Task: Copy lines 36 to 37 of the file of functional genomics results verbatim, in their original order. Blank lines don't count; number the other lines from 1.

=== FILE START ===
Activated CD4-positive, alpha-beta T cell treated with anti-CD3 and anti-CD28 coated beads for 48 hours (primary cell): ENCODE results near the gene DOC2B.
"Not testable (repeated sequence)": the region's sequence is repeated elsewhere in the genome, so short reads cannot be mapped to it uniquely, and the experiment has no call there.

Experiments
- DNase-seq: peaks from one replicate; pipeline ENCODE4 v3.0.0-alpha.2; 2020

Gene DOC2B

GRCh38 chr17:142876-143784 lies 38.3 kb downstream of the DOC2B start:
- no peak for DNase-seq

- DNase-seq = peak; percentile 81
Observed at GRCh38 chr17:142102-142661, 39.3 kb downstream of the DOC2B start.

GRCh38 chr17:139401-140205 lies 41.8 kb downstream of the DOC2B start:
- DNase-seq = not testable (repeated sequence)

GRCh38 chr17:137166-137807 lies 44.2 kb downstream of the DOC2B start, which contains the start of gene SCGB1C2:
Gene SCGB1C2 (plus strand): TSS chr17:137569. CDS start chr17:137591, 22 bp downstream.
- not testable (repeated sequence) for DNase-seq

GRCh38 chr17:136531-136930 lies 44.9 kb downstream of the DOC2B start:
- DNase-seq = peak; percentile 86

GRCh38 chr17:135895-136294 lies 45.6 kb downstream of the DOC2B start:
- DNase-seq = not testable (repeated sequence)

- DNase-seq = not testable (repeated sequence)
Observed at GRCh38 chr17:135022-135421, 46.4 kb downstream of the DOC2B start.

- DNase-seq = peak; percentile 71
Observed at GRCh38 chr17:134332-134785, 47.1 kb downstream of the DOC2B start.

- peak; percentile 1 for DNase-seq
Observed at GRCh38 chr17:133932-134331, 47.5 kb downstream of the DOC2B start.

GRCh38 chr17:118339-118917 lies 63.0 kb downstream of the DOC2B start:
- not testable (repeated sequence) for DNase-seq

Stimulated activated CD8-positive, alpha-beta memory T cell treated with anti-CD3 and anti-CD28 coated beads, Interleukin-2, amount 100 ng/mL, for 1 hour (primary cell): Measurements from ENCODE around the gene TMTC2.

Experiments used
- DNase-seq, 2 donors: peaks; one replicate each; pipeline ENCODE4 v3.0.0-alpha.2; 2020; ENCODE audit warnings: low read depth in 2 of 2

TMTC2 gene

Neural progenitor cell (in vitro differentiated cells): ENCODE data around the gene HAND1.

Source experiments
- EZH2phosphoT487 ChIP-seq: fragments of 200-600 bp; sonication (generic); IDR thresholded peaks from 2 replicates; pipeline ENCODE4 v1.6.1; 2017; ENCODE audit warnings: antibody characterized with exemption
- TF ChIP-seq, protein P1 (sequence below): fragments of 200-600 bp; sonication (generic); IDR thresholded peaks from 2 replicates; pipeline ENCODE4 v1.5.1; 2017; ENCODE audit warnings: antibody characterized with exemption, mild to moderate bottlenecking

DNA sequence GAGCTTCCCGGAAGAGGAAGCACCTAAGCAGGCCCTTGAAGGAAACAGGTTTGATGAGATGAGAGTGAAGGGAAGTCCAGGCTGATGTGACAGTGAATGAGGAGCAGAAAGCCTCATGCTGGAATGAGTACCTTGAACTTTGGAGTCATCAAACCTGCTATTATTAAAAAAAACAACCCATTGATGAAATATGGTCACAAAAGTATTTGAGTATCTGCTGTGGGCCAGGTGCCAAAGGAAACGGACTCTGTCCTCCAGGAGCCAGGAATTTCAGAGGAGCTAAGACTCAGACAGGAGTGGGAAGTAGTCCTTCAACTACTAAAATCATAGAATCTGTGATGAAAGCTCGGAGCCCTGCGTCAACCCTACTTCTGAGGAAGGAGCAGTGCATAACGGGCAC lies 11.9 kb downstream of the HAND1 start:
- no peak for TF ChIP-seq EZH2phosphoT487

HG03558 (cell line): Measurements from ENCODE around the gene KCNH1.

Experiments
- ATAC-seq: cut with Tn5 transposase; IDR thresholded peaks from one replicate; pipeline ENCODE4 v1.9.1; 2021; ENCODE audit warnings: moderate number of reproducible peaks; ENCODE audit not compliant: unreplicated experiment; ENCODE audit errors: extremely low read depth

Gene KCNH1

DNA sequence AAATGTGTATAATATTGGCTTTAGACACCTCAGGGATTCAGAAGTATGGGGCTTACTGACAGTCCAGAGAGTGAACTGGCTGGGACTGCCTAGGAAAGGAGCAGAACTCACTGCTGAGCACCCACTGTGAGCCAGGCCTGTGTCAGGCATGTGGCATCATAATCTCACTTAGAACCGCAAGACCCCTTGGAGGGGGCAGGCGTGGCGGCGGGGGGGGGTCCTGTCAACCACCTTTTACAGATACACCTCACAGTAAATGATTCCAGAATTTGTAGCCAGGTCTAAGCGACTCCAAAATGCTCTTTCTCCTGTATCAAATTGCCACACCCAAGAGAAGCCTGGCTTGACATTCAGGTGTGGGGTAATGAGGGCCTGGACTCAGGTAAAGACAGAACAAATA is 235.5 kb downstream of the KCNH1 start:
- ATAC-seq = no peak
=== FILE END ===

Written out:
- no peak for TF ChIP-seq EZH2phosphoT487

HG03558 (cell line): Measurements from ENCODE around the gene KCNH1.